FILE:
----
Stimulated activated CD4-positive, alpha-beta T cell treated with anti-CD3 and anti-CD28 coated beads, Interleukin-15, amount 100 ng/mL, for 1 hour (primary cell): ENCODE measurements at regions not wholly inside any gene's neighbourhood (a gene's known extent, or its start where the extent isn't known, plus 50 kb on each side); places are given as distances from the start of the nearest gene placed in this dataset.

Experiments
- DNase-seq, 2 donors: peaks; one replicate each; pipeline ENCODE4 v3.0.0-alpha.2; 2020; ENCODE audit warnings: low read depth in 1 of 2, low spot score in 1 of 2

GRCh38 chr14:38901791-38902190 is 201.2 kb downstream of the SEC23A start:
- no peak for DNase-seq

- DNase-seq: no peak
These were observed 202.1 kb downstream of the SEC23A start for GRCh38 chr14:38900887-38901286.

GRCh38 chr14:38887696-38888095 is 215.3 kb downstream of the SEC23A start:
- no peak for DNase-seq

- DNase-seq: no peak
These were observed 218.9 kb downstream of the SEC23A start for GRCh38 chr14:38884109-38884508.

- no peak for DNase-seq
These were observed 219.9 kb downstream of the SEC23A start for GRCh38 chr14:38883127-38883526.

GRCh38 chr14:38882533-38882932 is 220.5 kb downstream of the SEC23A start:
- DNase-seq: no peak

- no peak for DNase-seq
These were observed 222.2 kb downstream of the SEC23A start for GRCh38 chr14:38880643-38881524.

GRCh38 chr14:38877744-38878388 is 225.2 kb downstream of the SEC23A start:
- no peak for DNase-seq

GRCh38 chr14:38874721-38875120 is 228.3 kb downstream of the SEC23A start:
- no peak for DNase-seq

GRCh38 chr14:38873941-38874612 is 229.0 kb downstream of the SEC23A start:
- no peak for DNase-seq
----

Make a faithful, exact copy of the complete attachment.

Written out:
Stimulated activated CD4-positive, alpha-beta T cell treated with anti-CD3 and anti-CD28 coated beads, Interleukin-15, amount 100 ng/mL, for 1 hour (primary cell): ENCODE measurements at regions not wholly inside any gene's neighbourhood (a gene's known extent, or its start where the extent isn't known, plus 50 kb on each side); places are given as distances from the start of the nearest gene placed in this dataset.

Experiments
- DNase-seq, 2 donors: peaks; one replicate each; pipeline ENCODE4 v3.0.0-alpha.2; 2020; ENCODE audit warnings: low read depth in 1 of 2, low spot score in 1 of 2

GRCh38 chr14:38901791-38902190 is 201.2 kb downstream of the SEC23A start:
- no peak for DNase-seq

- DNase-seq: no peak
These were observed 202.1 kb downstream of the SEC23A start for GRCh38 chr14:38900887-38901286.

GRCh38 chr14:38887696-38888095 is 215.3 kb downstream of the SEC23A start:
- no peak for DNase-seq

- DNase-seq: no peak
These were observed 218.9 kb downstream of the SEC23A start for GRCh38 chr14:38884109-38884508.

- no peak for DNase-seq
These were observed 219.9 kb downstream of the SEC23A start for GRCh38 chr14:38883127-38883526.

GRCh38 chr14:38882533-38882932 is 220.5 kb downstream of the SEC23A start:
- DNase-seq: no peak

- no peak for DNase-seq
These were observed 222.2 kb downstream of the SEC23A start for GRCh38 chr14:38880643-38881524.

GRCh38 chr14:38877744-38878388 is 225.2 kb downstream of the SEC23A start:
- no peak for DNase-seq

GRCh38 chr14:38874721-38875120 is 228.3 kb downstream of the SEC23A start:
- no peak for DNase-seq

GRCh38 chr14:38873941-38874612 is 229.0 kb downstream of the SEC23A start:
- no peak for DNase-seq